To Plead Guilty or Not to Plead Guilty (Shouldn't I have an attorney on my side?)

When being investigated for or charged with a crime, many people in the criminal justice system will often offer you a plea deal that in many instances they will scare you into accepting. When this happens, who is protecting your rights, and is accepting the best solution to a tough situation?

According to the Innocence Project’s estimates, between 2.3 percent and 5 percent of all US prisoners are innocent. The American prison population numbers about 2.4 million. Using those numbers, as many as 120,000 innocent people could currently be in prison.
— Why are There Up to 120,000 Innocent People in US Prisons? Vice News by Justin Rohrlich

Why Are There Up to 120,000 Innocent People in US Prisons? / Vice News by Justin Rohrlich

The article from Vice News sums up the controversy behind getting people to accept plea deals because the alternative is extreme punishment if found guilty. A trial is a great risk, but when one is innocent, should they ever plead guilty? No is the simple answer, but in criminal law, nothing is simple. 

A 1969 Supreme Court ruling made it legal for cops to lie to suspects in pursuit of confessions”,

”Guilty pleas and false confessions by the innocent are counterintuitive phenomena, says Rebecca Brown, director of state policy at the non-profit Innocence Project. But of the 321 DNA exonerations that have occurred in the United States, 30 have involved people who originally pled guilty to crimes they didn’t commit. It’s hard to accept that people who are innocent would knowingly incriminate themselves, but it happens frequently.”,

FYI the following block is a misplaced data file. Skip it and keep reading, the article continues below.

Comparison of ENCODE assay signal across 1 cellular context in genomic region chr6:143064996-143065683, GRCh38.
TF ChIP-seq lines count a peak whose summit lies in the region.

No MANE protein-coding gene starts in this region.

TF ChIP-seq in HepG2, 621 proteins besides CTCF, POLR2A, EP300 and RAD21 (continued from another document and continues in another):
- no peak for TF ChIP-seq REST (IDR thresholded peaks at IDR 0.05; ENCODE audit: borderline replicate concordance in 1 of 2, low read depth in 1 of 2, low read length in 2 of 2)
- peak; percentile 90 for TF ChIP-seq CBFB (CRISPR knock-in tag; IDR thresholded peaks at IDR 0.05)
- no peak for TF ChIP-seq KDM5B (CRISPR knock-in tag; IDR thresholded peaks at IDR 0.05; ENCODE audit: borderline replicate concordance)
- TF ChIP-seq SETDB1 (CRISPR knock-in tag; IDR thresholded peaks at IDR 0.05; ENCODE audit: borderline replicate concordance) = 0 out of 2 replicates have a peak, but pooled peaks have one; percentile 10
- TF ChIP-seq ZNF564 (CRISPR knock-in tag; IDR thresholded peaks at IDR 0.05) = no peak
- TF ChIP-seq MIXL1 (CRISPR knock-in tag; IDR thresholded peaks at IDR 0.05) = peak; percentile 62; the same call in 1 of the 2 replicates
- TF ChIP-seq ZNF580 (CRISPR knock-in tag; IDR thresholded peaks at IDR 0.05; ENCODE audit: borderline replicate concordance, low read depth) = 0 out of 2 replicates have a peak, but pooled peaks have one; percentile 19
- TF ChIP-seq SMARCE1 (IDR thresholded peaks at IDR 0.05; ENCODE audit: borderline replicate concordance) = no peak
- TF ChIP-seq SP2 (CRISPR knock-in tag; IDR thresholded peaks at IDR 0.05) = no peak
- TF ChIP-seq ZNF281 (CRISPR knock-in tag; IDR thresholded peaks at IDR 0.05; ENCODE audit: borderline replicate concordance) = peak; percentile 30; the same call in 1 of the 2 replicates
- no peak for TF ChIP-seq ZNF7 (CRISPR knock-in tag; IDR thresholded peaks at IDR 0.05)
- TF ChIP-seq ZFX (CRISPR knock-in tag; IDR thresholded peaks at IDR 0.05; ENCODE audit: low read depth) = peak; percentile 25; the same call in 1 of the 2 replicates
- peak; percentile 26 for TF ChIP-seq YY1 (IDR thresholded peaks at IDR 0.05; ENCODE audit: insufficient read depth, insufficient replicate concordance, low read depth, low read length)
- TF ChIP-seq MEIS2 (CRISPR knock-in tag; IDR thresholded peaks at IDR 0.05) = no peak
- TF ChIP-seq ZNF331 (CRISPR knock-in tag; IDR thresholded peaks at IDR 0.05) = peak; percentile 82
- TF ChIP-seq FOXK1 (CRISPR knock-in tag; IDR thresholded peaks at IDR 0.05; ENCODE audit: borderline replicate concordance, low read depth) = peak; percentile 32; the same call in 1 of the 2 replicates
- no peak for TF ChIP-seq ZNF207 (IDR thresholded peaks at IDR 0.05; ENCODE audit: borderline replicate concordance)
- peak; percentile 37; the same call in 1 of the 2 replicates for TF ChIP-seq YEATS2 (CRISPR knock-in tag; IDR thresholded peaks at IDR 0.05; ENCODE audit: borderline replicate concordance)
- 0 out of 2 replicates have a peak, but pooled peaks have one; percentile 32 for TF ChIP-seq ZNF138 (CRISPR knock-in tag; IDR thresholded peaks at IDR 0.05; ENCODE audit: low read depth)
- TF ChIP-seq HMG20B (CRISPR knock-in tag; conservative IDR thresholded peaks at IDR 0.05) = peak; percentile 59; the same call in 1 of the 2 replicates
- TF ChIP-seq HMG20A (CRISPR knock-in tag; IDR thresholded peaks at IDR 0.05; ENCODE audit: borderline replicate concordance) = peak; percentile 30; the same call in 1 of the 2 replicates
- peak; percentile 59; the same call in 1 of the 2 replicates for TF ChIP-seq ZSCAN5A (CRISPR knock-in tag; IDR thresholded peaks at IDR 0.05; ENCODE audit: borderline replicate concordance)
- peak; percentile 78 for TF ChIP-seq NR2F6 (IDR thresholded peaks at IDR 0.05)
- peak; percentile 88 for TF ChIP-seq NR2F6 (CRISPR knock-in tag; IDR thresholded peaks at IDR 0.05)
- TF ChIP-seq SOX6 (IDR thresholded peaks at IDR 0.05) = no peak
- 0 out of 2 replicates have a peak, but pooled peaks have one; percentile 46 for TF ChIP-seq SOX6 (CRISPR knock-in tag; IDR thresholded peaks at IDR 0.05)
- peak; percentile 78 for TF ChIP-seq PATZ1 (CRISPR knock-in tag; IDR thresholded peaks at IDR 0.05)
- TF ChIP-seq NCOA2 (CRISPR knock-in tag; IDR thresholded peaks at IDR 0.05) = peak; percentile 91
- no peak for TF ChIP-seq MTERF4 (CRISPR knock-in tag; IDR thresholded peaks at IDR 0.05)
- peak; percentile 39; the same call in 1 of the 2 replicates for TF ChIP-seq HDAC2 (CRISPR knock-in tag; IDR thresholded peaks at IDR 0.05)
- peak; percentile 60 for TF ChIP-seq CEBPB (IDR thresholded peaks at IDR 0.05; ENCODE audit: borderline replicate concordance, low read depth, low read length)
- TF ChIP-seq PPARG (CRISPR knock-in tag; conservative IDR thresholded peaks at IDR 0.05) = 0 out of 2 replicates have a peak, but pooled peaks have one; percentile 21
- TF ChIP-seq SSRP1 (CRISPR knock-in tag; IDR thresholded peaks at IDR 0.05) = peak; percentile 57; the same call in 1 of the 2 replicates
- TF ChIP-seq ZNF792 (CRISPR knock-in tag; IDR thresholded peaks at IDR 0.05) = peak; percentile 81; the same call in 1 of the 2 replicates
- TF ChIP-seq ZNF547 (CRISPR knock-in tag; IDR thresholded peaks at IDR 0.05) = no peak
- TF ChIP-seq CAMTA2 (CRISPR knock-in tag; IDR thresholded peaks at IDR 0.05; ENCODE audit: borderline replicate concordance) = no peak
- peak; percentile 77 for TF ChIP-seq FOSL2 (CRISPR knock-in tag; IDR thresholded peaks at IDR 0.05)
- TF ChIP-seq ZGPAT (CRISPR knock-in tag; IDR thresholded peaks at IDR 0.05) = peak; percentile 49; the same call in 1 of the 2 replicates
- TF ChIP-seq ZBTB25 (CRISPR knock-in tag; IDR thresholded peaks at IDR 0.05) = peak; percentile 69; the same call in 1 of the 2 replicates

”Overwhelmingly, minimizing harm means taking a deal instead of taking your chances at trial. And just as false confessions lead to false convictions, coercive plea bargains are also responsible for sending thousands of innocent people to prison.
— Why are There Up to 120,000 Innocent People in US Prisons? Vice News by Justin Rohrlich

Essentially, a person should never plead guilty to any crime without adequate representation from a criminal defense attorney. Whether the charge is very serious and violent in nature like murder or rape, or just a misdemeanor charge for crimes such as drunk in public, simple possession or driving under the influence, the best plan of action is to have a criminal defense attorney represent you. 

A criminal defense attorney such as myself can not only help you reach an adequate and fair deal with a prosecutor, but will know when the time is right to fight a charge because either you are innocent or the evidence against you was obtained improperly. Not only do you need years of education and experience on your side, but someone who is willing to fight the system designed to put you behind bars is in your best interest. What works at getting you the best possible outcome when facing a criminal charge? Hard work by someone on your side fighting for your rights.